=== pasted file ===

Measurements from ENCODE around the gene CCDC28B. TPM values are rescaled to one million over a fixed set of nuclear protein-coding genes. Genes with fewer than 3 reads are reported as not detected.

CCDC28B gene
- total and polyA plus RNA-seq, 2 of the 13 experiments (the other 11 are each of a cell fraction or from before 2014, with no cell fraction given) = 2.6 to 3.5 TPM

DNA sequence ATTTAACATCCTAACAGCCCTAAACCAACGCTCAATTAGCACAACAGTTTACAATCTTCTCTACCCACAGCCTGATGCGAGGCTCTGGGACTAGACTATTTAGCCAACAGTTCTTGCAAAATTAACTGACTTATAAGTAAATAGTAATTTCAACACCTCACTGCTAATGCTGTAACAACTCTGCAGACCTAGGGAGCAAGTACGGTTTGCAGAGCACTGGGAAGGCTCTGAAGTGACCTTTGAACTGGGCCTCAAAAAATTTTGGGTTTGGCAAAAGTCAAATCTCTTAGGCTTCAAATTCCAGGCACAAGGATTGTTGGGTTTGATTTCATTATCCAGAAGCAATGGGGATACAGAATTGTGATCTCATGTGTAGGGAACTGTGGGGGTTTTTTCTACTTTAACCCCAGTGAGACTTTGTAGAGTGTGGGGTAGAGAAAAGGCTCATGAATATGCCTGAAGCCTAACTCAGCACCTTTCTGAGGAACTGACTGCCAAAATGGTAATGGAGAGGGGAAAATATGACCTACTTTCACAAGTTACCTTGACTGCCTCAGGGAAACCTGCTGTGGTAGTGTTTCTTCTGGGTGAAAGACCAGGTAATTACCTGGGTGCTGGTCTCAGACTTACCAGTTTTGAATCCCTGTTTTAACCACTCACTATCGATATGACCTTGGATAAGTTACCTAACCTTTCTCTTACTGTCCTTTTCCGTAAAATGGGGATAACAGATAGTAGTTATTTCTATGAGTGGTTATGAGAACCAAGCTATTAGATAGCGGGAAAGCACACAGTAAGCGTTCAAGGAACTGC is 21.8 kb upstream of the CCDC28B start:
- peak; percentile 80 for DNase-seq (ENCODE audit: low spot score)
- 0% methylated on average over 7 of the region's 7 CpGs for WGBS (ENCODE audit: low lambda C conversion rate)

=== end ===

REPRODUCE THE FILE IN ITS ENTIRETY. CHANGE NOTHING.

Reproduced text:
Measurements from ENCODE around the gene CCDC28B. TPM values are rescaled to one million over a fixed set of nuclear protein-coding genes. Genes with fewer than 3 reads are reported as not detected.

CCDC28B gene
- total and polyA plus RNA-seq, 2 of the 13 experiments (the other 11 are each of a cell fraction or from before 2014, with no cell fraction given) = 2.6 to 3.5 TPM

DNA sequence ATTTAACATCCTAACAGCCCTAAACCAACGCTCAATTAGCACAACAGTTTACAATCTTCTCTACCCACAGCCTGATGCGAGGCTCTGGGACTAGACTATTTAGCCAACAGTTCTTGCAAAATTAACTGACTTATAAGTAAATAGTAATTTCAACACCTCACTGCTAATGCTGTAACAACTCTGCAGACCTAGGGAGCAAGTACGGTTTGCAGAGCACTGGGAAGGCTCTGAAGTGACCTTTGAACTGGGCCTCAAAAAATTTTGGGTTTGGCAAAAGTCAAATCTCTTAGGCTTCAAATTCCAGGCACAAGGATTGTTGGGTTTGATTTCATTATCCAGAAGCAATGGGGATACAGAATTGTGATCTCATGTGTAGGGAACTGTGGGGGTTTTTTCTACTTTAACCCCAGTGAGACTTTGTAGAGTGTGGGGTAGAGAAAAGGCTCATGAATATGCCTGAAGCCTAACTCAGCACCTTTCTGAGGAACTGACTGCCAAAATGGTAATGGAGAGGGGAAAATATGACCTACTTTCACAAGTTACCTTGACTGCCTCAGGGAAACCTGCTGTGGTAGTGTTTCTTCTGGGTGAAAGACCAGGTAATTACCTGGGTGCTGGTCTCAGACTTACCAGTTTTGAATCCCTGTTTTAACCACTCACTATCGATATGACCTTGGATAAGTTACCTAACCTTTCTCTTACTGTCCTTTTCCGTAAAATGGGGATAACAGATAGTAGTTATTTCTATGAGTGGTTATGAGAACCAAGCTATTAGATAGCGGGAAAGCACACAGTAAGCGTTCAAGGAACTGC is 21.8 kb upstream of the CCDC28B start:
- peak; percentile 80 for DNase-seq (ENCODE audit: low spot score)
- 0% methylated on average over 7 of the region's 7 CpGs for WGBS (ENCODE audit: low lambda C conversion rate)